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Evening Post. WEDNESDAY. DECEMBER 14. 1881. "SWEEPS" AND FAN TAN.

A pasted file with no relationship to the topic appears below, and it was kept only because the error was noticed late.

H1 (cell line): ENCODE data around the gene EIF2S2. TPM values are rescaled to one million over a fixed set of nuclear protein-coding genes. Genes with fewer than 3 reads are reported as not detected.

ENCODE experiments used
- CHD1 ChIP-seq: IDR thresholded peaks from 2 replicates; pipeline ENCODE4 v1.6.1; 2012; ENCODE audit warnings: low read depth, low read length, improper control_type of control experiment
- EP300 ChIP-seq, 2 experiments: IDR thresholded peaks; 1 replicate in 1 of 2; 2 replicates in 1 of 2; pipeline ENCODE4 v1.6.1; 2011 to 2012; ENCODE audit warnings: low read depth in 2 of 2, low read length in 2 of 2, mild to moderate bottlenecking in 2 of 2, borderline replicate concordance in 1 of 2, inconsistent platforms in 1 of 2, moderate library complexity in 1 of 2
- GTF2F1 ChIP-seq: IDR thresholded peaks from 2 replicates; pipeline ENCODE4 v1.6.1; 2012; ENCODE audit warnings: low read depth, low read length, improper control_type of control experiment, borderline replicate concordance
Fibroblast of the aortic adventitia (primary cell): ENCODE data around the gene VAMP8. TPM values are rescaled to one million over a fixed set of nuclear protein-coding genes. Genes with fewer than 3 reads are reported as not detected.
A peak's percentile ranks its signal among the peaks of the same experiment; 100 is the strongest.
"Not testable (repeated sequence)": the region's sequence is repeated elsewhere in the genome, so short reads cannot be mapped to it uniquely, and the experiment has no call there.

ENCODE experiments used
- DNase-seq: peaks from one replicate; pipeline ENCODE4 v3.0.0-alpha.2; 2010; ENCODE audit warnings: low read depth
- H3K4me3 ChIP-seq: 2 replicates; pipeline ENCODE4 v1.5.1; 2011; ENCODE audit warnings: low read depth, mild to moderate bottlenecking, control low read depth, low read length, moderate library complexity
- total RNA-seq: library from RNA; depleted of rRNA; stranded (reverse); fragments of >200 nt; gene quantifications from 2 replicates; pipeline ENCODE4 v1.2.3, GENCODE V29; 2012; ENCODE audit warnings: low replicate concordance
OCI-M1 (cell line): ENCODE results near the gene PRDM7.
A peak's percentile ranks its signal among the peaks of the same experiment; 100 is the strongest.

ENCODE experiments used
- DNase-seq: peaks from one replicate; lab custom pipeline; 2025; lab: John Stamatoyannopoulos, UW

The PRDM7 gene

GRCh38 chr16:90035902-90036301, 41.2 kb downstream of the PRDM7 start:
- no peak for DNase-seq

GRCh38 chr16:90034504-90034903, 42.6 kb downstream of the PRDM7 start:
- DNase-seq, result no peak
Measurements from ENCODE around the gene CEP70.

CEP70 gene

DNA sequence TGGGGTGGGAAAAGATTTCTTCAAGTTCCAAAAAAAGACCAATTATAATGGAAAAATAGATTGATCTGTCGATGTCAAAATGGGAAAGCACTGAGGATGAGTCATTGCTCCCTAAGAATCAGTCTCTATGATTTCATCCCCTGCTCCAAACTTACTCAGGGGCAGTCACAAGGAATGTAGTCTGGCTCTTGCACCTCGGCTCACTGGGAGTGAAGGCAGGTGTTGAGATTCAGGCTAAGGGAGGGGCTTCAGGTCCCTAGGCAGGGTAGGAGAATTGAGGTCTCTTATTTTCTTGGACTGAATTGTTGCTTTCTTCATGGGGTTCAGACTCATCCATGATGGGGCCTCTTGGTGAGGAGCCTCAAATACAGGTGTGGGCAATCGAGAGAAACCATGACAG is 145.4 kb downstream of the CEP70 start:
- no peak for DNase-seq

Onlt a few short weeks ago the Parliament, the Government, and the Police, were seized with a holy zeal against the heinous offence of appealing to the Goddesß of Chance in any Bhape or form. Accordingly that Draconian, but ludicrously inconsistent measure, the Gaming and Lotteries Bill, was brought in by the Ministry, passed in hot haste by the Legislature, and immediately after it became law the police, with the activity which always distinguishes them, proceed to enforce its highly penal, if not olearly understood provisions. It so happened that in Taranaki-street thare was a house, where abandoned Chinese marketgardeners were wont to congregate and play the nefarious game of "fan-tan" — a pastime so fraught with peril and with extravagance, that, to use the words of the Scotchman in the familiar anecdote, it is almost impossible" to play it for twenty-four honrs or so, before " bang gaes saxpence." Here, clearly, was a case of wild excess nnder the Act, which must be put down at all hazards. The infamous den was accordingly surrounded in the dead of night by a cordon of police, the wicked Chinese were pounced upon, clapped into irons and inarched off to ' the police station, -anfcJKe~.atu£§ridouß stftrf of MS 16s; ¦com4>ri«isgr all. that was fonnd in the "bank" and the pockets of the dozen or so Chinese playing and looking on at the game, was promptly impounded. The depraved, but UDhappy Celestials, having been lodged in durance vile, were kept there for three days before their trial. It was urged, of oon**e, that the game wasn't of such a very desperate character after all, and that the Act had been passed so short a time that even Europeans were not acquainted with its provisions, and the Chinese might therefore reasonably be supposed to be ignorant of them. Justice on this occasion was severe and unflinching. The Legislature, althon^h not knowing exactly what it was, had decided that to play fan-tan was a crime of no light character, and the Magistrate indicated his approval of this view, by fining one of the delinquents J3lO and costs, and four oth°rs .£5 each and costs, or in default one month and 14 days' imprisonment respectively. The majesty of the law having thus been vindicated, the police looked for ftesh worlds to conquer, in order to demonstrate its impartiality. The Hutt Races, on the 30th November, seemed to afford a favourable opportunity. Accordingly on the morning of that day, a strong body of constables in uniform and deteotives in plain clothes went out to the course, breathing fire and slaughter against all and sundry bringing themselves within the four corners of that fearful and wonderful measure, whioh Parliament in its wisdom had passed the previous session. Above all, the pnblic were e< pecially given to understand that the police would be more particularly vigilant in the suppression of "sweeps," and the punishment of those misguided persons taking part in them. Totalisators were in full swing on the course, it is true, and the public were merrily speculating their pounds, sometimes getting them back with interest, and sometimes losing them altogether. This, however, the Legislature had decided to be perfectly moral and proper, and so, of course, the vigilant policemen could only look blandly on, unless, indeed, they felt disposed to venture a sovereign or so themselves. Still their vigilance was not to be exerted in vain. Some hardened miscreant, lost to every sense of propriety and personal safety, in a rash hour dared to get up a half-orown "'sweep," other hardened and lost creatures joined him, and they were soon detected in their nefarious proceedings by the police. Of course the terrors of the law were at once launched on their devoted heads. They were not handcuffed, it is true; and they were not even taken off to the police-station, but their names were recorded in that book of fate whioh the active and intelligent policeman invariably carries in his breastpocket, Manifestly it wouldn't do to take the same liberties with a free-born Briton as you might with a Chinese market-gardener. We believe that one detective had the temerity to look over the shoulder of a gentleman supposed to be engaged in a "sweep," but tkis was so energetically resented on the part of the supposed "criminal" that the officer never approached within a radius of six yards of the offender afterwards However, the detective went on busily making up his "' little book." That volume, it soon appeared, was destined to contain names more distinguished than probably the police authorities ever bargained for. No less a personage than the Speaker of the Legislative Council had the audacity to declare his disbelief that it was ever intended to enforce such a tyrannical interference with the liberty of the snbjecb, and in order to test the question, Sir William Fitzherbert, for the first time in his life, went in for a " sweep," and it is oredibly reported won .£2O. In this proceeding, he was joined by aaother equally public-spirited and equally indignant member of the Upper House Ihese gentlemen, of course, knew what tho provisions of the Act were, being members of the Legislature which passed them. Judging from the amount involved, the '" sweep " seems to have been even more nefarious than the now celebrated game of fan-tan, seeing that the winner carried off more than was found in the possession of all the Chinese arrested on that memorable occasion. However, the Legislative Councillors were not handcuffed, $nd were not marched off to prison. And ©•hat is more, nothing has been heaid of the matter from that day to this, except a rumour that the prosecution is to be dropped. The police, it is fair to E*y, appear to have done their part, but the qnestion, we are told, has been referred to the Crown Law Officer. Of course, those learned officials were not referred to when the Chinese were pounced down npon. And yet the law in the one case seems every bit as clear aa in the other. The Act declares fan-tan to be illegal. It also saya sweeps are illegal. Clause 19 provides that "' every scheme of the nature commonly known as a sweepstake shall be deemed to be a lottery within the meaning of this Act," " and claua3 13 provides that any person who shall " establish, commence, or be a partner in any lott'iy," '' or have any interest in such lottery," shall for every suoh oyeuce forfeit and pay any sum not exceeding £200. Why a|l this coolness and coyness on the pait of the authorities, tdfar bo